K's Anniversary Open Mix Tape

A Side

1. Common People,  Pulp

Do not be alarmed. I am not being rude. (I would never be so insulting to his mother!). However, at the time we got together, K was living in the most horrideous shared flat in Chelmsford with three other boys. It was a shit hole. I had never seen anything like it before and I was a student living in a shared student house. According to K this wasn't even the worst place he had lived since leaving home which seemed impossible at the time but he later showed me the window over the sex shop which was his previous 'home', so he was clearly telling the truth. However, and it shocked me to learn, but there was a bit of me that rather liked slumming it. I went all Charlotte Church in her wild days and revelled in being able to smoke inside and not worry about spilling things and eating in bed.  In return for me 'feminising' the room (I bought a whole new set of sheets for the bed and other bits to prettify his room) and in return he taught me more about Mcdonalds, Burger Kind and KFC and took me to some clubs I wouldn't normally have chosen to frequent. I found myself loving it all. The best thing was returning to my very comfortable, daddy funded, student house, which had a beautiful and large room I had had re-carpeted as soon as I moved in. And that is why I find this Pulp song so amusing. It was very 'me' at the time, especially the line in the song about 'calling dad' to stop it all.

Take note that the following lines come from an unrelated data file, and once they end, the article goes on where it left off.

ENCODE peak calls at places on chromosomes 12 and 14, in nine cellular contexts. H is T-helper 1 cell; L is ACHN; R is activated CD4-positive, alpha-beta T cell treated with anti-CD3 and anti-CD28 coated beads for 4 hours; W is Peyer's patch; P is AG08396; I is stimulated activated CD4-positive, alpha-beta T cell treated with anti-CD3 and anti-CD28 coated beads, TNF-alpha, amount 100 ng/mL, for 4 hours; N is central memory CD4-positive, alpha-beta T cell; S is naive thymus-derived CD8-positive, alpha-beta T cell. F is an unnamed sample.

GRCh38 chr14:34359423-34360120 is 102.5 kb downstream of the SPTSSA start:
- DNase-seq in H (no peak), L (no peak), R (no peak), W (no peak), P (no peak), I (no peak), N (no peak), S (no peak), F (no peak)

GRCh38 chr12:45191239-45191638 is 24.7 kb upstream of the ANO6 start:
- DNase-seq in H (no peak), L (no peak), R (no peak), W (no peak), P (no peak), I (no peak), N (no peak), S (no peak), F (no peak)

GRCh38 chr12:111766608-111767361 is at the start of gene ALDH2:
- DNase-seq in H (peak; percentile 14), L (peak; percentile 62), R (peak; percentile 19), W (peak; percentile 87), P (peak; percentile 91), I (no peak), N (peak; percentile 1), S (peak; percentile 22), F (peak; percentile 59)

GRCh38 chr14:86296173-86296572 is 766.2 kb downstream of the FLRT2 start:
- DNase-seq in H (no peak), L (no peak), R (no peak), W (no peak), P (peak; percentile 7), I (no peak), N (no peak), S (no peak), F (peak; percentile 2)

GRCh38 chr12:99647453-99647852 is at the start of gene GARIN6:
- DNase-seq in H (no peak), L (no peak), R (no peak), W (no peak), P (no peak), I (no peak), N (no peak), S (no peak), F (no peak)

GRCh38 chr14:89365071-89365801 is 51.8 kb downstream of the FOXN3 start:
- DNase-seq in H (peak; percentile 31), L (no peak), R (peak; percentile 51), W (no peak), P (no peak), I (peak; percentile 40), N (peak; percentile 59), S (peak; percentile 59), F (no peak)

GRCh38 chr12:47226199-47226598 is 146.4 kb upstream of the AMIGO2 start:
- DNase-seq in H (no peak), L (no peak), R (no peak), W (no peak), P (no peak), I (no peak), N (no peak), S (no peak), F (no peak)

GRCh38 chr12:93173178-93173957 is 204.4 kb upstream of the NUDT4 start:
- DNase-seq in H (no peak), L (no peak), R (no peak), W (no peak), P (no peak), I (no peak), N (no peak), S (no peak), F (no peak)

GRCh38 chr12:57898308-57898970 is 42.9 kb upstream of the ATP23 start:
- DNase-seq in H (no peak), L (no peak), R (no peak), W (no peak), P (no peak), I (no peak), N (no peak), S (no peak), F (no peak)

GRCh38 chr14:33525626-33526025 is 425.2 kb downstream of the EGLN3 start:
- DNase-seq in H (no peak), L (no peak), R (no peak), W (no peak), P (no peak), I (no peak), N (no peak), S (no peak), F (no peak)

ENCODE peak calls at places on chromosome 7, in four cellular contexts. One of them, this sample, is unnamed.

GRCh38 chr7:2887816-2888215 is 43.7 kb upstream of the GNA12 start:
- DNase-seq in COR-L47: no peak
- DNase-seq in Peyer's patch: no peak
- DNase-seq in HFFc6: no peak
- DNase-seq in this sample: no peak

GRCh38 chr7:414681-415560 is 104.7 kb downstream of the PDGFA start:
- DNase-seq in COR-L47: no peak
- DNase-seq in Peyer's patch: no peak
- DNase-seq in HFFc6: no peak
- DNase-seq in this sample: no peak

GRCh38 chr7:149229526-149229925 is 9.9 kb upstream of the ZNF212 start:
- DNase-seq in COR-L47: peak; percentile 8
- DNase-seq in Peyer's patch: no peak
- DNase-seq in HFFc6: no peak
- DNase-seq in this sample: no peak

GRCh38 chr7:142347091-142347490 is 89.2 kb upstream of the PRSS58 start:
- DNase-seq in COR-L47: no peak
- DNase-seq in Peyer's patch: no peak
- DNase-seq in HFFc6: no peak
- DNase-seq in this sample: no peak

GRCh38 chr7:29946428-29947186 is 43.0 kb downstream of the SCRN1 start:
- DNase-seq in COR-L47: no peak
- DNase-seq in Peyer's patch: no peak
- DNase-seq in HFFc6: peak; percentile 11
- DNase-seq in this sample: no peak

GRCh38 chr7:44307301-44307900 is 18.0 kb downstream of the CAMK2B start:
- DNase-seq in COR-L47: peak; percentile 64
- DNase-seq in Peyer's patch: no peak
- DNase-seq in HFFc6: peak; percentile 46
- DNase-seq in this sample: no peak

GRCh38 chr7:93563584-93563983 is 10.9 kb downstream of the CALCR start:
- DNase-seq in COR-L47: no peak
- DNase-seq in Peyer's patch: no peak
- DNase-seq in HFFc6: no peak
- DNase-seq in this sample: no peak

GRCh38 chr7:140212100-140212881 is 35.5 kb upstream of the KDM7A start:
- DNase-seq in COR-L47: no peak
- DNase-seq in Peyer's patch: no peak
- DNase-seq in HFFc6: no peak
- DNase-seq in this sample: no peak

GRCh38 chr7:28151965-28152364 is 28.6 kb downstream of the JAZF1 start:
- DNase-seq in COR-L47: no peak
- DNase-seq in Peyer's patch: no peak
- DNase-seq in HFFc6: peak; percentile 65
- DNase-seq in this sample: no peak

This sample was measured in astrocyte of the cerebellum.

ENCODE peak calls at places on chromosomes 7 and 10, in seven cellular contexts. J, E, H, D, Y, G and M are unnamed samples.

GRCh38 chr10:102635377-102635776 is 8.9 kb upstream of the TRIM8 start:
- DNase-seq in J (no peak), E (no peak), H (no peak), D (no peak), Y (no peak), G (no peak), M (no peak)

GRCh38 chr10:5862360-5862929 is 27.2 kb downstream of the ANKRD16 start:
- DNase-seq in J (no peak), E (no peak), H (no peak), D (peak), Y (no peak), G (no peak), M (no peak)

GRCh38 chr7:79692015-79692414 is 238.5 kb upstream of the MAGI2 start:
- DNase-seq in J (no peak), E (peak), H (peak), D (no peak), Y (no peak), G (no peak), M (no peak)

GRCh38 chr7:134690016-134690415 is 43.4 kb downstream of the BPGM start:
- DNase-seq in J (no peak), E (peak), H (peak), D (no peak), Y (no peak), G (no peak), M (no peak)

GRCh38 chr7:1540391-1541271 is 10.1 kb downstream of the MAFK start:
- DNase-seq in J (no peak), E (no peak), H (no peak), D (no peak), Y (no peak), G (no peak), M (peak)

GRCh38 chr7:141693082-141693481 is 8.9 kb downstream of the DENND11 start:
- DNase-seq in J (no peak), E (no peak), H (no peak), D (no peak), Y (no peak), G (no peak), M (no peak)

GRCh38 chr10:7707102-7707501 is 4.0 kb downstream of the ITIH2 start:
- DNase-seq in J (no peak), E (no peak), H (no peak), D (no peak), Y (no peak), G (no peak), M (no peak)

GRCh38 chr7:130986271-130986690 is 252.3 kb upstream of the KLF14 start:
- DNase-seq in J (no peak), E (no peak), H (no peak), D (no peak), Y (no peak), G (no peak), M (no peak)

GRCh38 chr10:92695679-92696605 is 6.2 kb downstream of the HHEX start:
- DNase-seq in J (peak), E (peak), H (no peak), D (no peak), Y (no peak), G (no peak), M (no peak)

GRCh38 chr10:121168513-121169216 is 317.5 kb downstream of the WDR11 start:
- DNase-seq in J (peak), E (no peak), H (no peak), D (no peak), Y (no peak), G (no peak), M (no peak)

2. Yellow, Coldplay